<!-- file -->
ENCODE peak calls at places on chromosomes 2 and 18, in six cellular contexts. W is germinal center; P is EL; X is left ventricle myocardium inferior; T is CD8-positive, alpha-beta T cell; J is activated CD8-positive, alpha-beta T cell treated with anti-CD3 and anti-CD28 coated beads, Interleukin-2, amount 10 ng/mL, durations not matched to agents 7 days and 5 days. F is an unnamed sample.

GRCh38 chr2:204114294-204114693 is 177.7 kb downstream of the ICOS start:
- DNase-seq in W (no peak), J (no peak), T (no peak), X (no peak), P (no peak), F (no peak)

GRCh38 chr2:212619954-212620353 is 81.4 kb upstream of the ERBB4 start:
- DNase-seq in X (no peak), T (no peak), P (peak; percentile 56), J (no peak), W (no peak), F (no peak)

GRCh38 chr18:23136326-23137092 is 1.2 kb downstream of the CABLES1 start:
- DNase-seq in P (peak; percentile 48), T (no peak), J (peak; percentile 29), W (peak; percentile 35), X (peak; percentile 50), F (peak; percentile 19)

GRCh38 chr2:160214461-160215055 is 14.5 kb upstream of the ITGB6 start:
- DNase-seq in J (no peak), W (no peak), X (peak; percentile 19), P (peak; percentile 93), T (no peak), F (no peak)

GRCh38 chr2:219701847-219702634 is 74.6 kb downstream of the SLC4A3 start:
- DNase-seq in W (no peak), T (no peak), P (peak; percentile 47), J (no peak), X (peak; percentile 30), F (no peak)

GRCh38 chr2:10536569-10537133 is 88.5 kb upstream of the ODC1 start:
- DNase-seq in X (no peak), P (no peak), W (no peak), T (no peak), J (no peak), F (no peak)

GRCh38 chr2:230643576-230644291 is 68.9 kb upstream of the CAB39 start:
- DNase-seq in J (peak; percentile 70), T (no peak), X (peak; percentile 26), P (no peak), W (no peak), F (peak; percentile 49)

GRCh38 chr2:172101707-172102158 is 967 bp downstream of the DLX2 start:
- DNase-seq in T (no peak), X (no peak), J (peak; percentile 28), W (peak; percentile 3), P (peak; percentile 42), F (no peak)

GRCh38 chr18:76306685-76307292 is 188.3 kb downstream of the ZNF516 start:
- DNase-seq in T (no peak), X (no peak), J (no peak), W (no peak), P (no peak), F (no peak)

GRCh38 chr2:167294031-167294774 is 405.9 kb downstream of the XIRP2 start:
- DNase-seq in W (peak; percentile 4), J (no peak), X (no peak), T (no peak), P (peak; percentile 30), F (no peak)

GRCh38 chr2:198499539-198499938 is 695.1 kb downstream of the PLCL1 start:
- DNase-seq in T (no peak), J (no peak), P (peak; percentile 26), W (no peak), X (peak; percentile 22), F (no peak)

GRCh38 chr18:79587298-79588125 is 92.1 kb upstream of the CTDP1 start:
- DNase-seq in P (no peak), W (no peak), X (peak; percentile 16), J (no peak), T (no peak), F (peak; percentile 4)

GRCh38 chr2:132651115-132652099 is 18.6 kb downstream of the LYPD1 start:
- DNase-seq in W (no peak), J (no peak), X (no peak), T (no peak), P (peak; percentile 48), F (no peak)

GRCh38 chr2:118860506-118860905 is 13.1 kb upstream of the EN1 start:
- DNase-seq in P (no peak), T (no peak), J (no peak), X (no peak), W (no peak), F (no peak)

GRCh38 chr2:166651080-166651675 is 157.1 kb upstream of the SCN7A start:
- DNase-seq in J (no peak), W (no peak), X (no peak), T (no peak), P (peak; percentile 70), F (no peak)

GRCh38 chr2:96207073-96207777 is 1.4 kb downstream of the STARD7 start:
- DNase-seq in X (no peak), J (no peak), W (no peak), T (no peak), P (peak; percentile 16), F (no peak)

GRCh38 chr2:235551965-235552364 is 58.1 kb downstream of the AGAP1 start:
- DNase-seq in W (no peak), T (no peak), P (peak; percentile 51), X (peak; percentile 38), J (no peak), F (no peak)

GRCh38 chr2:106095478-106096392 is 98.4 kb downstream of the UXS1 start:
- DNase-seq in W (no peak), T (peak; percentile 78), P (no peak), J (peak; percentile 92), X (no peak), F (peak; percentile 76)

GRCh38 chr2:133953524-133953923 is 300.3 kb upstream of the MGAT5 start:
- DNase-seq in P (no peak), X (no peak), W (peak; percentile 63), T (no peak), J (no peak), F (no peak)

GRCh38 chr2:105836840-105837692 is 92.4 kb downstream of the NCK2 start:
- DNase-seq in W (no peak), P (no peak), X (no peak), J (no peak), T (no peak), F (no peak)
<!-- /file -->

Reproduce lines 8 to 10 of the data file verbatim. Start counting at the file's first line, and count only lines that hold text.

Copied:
GRCh38 chr2:160214461-160215055 is 14.5 kb upstream of the ITGB6 start:
- DNase-seq in J (no peak), W (no peak), X (peak; percentile 19), P (peak; percentile 93), T (no peak), F (no peak)

GRCh38 chr2:219701847-219702634 is 74.6 kb downstream of the SLC4A3 start: